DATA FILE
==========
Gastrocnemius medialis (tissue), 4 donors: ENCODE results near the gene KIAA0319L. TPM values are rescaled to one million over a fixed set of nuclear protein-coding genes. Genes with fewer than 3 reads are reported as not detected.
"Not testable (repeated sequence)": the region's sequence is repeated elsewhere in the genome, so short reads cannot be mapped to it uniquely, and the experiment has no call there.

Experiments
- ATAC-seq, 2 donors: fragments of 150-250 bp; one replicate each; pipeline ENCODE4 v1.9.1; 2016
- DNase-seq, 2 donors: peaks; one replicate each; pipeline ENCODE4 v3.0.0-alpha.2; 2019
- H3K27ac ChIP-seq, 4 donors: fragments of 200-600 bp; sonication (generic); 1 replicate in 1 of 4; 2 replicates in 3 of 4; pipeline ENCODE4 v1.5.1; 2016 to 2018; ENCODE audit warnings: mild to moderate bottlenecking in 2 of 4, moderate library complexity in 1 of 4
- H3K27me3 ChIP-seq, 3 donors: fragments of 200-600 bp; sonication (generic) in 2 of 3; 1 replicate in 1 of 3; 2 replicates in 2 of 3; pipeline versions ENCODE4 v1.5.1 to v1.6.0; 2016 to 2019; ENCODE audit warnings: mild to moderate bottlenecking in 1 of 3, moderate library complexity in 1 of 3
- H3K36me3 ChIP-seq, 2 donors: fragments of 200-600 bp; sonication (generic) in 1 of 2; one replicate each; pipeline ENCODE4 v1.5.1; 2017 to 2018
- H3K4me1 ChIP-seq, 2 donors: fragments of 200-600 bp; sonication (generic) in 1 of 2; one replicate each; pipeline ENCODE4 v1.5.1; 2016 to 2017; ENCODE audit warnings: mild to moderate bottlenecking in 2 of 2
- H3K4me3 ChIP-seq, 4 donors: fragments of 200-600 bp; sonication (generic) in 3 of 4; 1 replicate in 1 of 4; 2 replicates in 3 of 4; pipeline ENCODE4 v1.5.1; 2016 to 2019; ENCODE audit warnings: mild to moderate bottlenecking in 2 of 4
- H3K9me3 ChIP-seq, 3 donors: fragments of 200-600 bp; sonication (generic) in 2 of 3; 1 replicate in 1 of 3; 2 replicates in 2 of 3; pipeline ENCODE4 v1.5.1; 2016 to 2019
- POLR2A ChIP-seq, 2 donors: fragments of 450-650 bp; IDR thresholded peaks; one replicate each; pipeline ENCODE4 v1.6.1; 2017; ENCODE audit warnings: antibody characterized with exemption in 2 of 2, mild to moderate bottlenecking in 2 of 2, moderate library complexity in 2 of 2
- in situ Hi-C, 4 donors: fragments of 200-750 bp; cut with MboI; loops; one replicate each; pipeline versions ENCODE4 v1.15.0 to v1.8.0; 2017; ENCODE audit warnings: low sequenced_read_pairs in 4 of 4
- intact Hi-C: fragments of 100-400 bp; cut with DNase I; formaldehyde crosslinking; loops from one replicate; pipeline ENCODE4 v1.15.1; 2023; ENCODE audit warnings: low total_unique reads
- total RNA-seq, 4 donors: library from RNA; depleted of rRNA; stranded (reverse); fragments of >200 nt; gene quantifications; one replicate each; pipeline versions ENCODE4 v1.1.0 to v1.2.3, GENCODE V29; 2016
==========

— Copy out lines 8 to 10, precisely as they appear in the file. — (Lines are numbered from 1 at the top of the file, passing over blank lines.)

- H3K36me3 ChIP-seq, 2 donors: fragments of 200-600 bp; sonication (generic) in 1 of 2; one replicate each; pipeline ENCODE4 v1.5.1; 2017 to 2018
- H3K4me1 ChIP-seq, 2 donors: fragments of 200-600 bp; sonication (generic) in 1 of 2; one replicate each; pipeline ENCODE4 v1.5.1; 2016 to 2017; ENCODE audit warnings: mild to moderate bottlenecking in 2 of 2
- H3K4me3 ChIP-seq, 4 donors: fragments of 200-600 bp; sonication (generic) in 3 of 4; 1 replicate in 1 of 4; 2 replicates in 3 of 4; pipeline ENCODE4 v1.5.1; 2016 to 2019; ENCODE audit warnings: mild to moderate bottlenecking in 2 of 4